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News from FABBS

For Teaching Math, Two Ways Are Better Than One

If you think you’re bad at math, you’re not alone. Large percentages of adults lack confidence in their math skills; even teachers have surprisingly low ratings of their ability in the subject. But it might be possible to reverse that trend for our children. Research suggests that one straightforward approach can help students develop a clearer understanding of math: teaching multiple strategies to perform the same skill. When teachers demonstrate two ways to do subtraction or multiply

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Believing is Seeing

Most of us can think of a time we engaged in wishful thinking, and it probably didn’t work out as we hoped. But the situation was likely out of our conscious control, because we are predisposed to see what we want to see – literally. Through a combination of social and cognitive psychology, Emily Balcetis of New York University has found that our desires influence our visual and cognitive attention, biasing us to see things in a certain way, even when we think we are being impartial. That

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No Single Solution for Bullying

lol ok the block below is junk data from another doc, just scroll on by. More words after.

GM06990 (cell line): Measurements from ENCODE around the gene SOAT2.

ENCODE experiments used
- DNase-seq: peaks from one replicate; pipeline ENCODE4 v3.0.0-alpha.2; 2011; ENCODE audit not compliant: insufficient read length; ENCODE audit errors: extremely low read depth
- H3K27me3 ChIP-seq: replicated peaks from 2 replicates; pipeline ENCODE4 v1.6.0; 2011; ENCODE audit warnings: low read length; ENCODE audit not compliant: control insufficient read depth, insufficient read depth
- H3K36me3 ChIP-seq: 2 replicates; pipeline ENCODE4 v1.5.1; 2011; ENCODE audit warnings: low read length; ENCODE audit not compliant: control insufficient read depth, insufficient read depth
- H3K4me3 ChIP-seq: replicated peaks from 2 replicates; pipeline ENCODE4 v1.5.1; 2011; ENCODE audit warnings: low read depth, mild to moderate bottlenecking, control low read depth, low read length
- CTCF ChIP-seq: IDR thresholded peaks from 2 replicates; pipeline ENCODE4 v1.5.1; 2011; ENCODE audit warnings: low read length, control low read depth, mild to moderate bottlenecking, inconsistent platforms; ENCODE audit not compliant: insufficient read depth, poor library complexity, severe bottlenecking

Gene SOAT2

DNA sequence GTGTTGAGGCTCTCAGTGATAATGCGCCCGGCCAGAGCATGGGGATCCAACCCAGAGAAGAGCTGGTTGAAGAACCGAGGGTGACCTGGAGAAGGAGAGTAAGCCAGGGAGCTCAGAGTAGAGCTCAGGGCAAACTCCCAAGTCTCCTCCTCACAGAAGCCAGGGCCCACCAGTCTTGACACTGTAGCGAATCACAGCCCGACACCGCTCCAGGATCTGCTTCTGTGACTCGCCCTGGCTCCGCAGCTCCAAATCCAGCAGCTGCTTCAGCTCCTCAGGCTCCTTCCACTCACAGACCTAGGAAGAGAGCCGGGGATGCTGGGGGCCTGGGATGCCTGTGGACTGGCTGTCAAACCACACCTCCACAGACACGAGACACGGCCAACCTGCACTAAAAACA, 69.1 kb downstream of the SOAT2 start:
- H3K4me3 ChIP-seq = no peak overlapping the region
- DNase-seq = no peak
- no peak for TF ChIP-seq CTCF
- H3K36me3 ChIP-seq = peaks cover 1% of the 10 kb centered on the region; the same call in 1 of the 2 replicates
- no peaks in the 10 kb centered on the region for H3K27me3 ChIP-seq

Media reports of bullying and its consequences have become distressingly common, especially for parents of children and teens. A spate of high profile cases that ended in suicide or violence helped fuel a national movement for legislation to define and deal with bullying. All 50 states now have laws designed to prevent and address bullying in schools, but those laws vary widely and their impact isn’t clear. What is clear is that laws alone can’t stop bullying, because it’s a complex

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Looking Beyond Treatment to Understand Relapse

Treatment for problematic behaviors like drug and alcohol addiction, self-injury, and childhood aggression costs individuals and society millions of dollars a year. Well-designed treatments often work in the short term, but relapse is common. Understanding the reasons why is critical, because when people take up their old bad habits, it causes distress for patients, families, and community members. But one significant factor is rarely considered by clinicians, because it isn’t about the

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